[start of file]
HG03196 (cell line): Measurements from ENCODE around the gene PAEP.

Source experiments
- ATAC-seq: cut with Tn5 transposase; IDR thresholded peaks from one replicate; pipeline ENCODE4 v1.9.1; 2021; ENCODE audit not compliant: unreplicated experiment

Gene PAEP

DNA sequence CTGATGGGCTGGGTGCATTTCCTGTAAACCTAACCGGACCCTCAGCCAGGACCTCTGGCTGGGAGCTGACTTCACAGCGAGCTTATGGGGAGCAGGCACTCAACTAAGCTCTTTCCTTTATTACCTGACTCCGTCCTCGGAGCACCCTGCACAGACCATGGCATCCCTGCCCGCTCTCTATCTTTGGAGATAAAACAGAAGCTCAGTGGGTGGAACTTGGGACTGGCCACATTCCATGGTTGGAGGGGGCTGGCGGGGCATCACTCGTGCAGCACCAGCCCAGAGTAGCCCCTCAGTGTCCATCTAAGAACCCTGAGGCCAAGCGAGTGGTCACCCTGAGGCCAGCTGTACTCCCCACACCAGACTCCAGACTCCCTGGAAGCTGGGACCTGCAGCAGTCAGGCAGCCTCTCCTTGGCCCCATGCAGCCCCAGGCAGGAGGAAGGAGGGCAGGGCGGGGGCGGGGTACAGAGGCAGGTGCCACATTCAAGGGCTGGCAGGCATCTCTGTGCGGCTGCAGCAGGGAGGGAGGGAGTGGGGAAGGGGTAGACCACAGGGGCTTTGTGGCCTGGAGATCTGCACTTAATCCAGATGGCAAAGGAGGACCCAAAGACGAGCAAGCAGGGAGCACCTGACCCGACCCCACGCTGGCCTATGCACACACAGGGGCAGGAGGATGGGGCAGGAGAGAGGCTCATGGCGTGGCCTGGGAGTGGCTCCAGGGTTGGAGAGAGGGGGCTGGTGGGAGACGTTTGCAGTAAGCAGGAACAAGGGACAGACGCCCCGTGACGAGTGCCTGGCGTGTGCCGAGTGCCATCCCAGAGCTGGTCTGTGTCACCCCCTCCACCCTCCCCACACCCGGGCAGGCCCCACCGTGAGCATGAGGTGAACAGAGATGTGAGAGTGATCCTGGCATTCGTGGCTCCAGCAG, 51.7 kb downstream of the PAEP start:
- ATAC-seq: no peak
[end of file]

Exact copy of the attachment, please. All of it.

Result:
HG03196 (cell line): Measurements from ENCODE around the gene PAEP.

Source experiments
- ATAC-seq: cut with Tn5 transposase; IDR thresholded peaks from one replicate; pipeline ENCODE4 v1.9.1; 2021; ENCODE audit not compliant: unreplicated experiment

Gene PAEP

DNA sequence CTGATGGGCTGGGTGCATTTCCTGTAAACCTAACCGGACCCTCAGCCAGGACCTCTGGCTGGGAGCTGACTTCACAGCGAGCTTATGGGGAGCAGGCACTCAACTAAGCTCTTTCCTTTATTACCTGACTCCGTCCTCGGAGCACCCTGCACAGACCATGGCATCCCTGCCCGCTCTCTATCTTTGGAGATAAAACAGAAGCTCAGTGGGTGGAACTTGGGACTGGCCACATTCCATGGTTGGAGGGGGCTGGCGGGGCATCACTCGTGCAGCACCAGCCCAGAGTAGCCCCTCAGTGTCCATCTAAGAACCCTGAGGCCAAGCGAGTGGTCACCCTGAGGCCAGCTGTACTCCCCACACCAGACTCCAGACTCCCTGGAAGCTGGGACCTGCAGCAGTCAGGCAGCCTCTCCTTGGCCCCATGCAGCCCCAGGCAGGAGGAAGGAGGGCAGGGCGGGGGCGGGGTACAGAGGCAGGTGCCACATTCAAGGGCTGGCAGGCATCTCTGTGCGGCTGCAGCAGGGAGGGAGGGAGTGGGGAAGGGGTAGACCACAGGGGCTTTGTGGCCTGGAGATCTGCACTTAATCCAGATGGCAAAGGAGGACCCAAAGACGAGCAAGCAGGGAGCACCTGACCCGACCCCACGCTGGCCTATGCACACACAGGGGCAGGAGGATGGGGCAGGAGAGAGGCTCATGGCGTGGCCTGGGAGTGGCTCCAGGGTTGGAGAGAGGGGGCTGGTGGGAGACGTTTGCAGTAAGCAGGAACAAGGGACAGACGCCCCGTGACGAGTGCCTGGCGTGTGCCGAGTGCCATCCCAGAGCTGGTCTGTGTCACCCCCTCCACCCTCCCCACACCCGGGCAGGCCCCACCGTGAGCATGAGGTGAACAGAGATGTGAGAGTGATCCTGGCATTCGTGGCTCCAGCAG, 51.7 kb downstream of the PAEP start:
- ATAC-seq: no peak